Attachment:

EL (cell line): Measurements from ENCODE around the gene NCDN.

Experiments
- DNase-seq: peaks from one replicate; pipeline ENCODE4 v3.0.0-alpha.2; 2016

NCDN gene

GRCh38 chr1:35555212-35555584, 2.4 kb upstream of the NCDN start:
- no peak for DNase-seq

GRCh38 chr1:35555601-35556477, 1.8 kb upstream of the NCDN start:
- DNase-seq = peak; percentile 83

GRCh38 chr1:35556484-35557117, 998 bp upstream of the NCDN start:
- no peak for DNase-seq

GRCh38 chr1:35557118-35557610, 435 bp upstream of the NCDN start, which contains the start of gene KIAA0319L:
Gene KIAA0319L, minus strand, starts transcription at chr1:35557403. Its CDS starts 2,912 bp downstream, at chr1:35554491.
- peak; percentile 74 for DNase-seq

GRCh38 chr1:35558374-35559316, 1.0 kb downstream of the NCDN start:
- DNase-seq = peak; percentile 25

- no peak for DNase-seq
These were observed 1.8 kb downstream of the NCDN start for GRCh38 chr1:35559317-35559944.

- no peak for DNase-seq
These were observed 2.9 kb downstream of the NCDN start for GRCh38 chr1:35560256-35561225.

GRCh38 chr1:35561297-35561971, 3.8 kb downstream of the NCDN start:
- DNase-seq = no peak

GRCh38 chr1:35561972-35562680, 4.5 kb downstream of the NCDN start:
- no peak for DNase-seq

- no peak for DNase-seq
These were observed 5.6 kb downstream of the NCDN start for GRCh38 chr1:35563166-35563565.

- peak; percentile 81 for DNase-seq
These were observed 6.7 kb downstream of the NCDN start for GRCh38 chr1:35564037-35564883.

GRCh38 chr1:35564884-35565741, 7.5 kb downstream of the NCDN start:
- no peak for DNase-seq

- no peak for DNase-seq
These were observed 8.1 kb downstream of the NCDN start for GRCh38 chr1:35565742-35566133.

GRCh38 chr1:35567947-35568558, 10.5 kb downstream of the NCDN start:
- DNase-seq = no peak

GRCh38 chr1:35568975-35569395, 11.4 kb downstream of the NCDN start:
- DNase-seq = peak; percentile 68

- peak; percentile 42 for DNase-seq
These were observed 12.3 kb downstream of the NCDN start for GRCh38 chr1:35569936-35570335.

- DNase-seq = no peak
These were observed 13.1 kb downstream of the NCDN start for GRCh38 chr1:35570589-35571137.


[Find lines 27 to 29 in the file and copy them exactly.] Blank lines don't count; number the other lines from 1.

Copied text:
These were observed 6.7 kb downstream of the NCDN start for GRCh38 chr1:35564037-35564883.

GRCh38 chr1:35564884-35565741, 7.5 kb downstream of the NCDN start:
- no peak for DNase-seq